Football: Chapdelaine to start for Queen's

Queen's coach Pat Sheahan has played coy all week about his starting QB, but true freshman Justin Chapdelaine will be under centre for the Golden Gaels vs. Ottawa today.

Dan Brannagan (mild concussion) is not even on Queen's depth chart.

On Thursday, Brannagan was "scheduled to start" and now it's "buy your ticket and find out."

Sheahan's colleagues also have injury issues with their No. 1 QB. Montreal coach Marc Santerre says in that in 26 years of coaching, he's never had three QBs injured at once (Le Soleil), while Laval is going with backup César Sanchez-Hernandez, who granted would start on a lot of teams.

One small note for Golden Gaels and Ottawa Gee-Gees followers: Queen's does have defensive halfback Alex Daprato back in the lineup. Daprato is a big d-back who can be like an extra linebacker in run support.

My plans are to head out to the game, since it's a nice day.

It goes without saying that if this was the NFL, a coach would have to be more forthright about a player's health. This is not the NFL, though, and that's part of the reason we love it so.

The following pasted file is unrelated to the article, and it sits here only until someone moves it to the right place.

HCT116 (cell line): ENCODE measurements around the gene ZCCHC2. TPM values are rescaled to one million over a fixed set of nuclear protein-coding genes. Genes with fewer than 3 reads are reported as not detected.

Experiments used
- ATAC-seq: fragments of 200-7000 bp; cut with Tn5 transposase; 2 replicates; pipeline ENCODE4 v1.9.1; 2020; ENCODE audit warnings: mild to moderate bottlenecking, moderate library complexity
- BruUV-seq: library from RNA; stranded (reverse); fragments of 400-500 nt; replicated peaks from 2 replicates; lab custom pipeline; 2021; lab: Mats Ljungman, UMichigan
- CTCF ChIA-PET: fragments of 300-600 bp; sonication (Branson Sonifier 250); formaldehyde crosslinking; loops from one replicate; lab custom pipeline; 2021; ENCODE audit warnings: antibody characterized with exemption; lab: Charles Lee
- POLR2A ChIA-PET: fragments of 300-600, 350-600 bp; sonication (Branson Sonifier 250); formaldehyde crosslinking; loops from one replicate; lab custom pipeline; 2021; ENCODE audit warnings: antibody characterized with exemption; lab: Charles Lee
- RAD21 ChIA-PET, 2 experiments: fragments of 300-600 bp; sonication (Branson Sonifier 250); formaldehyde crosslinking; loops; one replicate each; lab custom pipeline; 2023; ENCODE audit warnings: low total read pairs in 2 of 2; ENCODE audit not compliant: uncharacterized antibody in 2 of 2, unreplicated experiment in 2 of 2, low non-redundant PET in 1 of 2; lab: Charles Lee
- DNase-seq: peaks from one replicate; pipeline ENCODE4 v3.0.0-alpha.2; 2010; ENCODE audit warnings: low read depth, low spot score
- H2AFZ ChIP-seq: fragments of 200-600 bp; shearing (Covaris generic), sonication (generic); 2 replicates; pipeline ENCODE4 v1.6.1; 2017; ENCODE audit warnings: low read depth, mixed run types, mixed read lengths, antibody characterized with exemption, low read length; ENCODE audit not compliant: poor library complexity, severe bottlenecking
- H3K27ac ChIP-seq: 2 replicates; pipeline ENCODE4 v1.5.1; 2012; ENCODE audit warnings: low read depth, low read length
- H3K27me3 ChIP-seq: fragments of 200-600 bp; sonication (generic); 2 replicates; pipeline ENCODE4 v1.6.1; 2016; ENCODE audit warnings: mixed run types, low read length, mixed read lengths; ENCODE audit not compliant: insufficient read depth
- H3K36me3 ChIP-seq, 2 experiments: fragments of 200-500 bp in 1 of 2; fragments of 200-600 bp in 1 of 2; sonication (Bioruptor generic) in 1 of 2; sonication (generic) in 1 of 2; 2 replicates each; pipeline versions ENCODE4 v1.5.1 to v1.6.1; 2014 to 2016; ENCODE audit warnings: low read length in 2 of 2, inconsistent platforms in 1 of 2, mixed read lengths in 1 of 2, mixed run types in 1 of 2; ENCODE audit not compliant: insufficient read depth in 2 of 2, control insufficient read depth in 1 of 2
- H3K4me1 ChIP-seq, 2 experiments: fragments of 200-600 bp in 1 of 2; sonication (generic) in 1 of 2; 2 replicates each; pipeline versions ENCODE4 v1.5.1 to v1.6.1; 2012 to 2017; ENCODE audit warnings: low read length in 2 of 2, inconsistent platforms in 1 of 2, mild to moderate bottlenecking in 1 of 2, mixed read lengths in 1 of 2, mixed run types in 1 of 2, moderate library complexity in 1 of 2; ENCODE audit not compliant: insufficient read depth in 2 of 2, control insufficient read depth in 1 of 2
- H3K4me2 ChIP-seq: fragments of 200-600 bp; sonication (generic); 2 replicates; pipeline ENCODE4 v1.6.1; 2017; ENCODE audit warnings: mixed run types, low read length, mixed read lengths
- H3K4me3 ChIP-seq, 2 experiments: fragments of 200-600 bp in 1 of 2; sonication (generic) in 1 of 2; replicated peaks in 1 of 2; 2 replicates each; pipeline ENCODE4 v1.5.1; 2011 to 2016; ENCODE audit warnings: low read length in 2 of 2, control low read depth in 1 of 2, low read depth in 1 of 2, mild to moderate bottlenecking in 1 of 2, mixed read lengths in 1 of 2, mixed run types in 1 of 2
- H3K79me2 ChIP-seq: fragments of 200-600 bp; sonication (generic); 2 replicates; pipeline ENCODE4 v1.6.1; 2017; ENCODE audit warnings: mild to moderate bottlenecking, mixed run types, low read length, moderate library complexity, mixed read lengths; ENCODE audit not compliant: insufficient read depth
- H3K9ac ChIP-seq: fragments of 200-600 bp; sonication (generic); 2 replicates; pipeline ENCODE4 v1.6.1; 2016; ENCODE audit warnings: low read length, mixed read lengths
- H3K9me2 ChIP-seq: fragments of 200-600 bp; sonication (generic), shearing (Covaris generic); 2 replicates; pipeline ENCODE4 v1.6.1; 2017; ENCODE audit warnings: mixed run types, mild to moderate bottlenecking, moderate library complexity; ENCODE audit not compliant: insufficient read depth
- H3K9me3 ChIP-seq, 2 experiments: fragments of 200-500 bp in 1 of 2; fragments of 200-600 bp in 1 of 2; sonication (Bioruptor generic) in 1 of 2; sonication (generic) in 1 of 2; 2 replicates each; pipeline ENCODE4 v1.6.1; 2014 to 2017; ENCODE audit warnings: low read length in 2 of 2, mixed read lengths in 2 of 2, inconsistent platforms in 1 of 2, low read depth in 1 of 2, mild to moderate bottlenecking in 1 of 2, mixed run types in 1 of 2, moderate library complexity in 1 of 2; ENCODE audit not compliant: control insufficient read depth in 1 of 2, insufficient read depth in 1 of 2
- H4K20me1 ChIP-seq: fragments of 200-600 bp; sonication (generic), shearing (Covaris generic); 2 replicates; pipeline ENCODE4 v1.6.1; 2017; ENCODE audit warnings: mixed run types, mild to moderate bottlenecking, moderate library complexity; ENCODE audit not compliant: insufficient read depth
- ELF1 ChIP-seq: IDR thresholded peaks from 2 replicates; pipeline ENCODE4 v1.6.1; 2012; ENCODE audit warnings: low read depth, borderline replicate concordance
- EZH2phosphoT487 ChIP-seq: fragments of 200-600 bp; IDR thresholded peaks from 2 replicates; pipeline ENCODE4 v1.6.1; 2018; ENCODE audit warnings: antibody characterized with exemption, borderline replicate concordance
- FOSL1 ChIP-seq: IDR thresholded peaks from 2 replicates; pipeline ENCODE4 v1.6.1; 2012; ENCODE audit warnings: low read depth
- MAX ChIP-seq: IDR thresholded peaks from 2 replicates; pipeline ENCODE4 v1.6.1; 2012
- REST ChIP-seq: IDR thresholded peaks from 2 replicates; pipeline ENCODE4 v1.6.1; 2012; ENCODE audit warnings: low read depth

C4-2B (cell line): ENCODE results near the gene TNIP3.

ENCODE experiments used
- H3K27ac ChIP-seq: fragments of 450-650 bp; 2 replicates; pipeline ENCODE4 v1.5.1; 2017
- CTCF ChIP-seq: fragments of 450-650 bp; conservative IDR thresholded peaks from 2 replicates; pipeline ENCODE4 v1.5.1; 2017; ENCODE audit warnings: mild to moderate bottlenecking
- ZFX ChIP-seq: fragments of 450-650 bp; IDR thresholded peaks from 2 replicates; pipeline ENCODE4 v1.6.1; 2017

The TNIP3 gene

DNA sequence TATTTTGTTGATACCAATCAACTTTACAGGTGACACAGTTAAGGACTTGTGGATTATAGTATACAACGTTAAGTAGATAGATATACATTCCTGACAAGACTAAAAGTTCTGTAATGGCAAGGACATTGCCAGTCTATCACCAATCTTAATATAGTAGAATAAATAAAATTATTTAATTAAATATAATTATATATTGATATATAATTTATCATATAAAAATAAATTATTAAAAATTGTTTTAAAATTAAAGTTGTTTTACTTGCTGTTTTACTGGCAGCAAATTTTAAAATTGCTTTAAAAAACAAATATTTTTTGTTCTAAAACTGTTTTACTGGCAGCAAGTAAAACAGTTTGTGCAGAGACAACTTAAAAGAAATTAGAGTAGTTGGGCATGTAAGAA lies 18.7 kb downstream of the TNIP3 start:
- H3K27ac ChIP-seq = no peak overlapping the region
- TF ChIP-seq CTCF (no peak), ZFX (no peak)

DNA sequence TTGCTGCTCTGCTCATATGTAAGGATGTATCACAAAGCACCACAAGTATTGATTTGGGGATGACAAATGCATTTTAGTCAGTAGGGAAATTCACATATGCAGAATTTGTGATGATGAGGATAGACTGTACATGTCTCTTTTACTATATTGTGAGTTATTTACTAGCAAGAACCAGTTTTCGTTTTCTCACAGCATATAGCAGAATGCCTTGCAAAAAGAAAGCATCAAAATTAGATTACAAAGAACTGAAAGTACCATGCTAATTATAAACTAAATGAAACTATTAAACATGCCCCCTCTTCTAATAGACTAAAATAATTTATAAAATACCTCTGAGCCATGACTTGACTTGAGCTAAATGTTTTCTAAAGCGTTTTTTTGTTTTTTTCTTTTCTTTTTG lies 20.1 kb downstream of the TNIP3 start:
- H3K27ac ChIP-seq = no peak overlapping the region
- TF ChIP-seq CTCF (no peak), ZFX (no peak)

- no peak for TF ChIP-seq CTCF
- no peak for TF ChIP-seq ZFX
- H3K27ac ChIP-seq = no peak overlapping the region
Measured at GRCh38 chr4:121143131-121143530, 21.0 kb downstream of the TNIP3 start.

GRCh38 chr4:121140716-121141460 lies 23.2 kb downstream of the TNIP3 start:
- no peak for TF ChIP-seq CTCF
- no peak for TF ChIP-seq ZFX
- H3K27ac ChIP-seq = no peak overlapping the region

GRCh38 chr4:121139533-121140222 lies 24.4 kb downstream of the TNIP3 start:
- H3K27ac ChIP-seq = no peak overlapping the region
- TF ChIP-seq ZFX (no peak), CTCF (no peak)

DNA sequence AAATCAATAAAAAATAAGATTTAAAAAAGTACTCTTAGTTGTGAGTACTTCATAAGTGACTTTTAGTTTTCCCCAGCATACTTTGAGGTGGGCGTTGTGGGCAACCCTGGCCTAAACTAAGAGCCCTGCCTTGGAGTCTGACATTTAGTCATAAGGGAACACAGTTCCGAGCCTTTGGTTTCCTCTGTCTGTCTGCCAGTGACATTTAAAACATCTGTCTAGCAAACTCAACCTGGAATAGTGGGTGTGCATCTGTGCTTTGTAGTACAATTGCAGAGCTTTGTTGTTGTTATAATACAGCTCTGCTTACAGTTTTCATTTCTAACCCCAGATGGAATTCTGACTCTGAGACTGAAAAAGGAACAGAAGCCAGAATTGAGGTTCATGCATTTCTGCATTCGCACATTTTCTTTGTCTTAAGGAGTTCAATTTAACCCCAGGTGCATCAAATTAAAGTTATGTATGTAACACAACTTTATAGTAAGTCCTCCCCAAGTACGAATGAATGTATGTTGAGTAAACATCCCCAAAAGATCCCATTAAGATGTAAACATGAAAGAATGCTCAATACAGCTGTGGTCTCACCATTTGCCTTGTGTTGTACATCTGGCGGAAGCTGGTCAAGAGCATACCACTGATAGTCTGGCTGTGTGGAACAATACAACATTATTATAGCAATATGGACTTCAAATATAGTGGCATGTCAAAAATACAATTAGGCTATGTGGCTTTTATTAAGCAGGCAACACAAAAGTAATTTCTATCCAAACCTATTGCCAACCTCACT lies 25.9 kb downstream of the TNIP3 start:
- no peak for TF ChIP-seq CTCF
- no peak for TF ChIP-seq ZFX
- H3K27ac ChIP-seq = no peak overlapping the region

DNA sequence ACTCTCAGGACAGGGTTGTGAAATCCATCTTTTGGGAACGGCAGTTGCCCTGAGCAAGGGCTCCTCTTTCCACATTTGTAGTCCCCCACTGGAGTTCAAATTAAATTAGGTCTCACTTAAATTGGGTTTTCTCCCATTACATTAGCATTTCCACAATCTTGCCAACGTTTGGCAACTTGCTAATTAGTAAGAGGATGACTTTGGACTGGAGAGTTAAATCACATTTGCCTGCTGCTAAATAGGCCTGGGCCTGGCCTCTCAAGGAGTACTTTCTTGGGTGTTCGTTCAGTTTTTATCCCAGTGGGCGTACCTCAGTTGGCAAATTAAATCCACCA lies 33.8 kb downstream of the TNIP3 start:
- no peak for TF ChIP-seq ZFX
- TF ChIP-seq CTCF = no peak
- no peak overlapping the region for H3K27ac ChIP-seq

'Brannagan could play,' coach says (Kingston Whig-Standard)
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  1. I would prefer to see him rested. As we learned last year winning every regular season game meams very little if your start quarterback is playing concussed in the playoffs.

  2. As it turned out, Brannagan's services were not required in this one.
    Although Chapdelaine was far from brilliant he was competent enough to win this game.
    Particularly when Ottawa's defense were in a helpful mood.
    On Queen's only TD, the Gee Gees D gave Queen's that score practically gift wrapped with a bow.
    The Gaels got new life on that drive after an offside call negated a turnover on a dropped 3rd down long snap.
    A roughing penalty and two objectionable conducts with one courtesy of the coaching ataff, gave Queen's 35 yards for free.
    On the whole though, Ottawa's defense played well enough to win, only conceding 3 FG's and 16 points in total.
    Ottawa's offense could not capitalize on the great field position their defense gave them, especially in the first half, and that was essentially the difference in the game.
    Once again, penalties and predictable, unimaginative play calling wrecked drive after drive.
    Even though Queen's won by only 12 points, it may as well have been 120 points because the Gee Gees never gave the impression they were capable of overtaking Queen's relatively slim lead.
    Another afternoon of teeth grindingly frustrating futility from the home town team.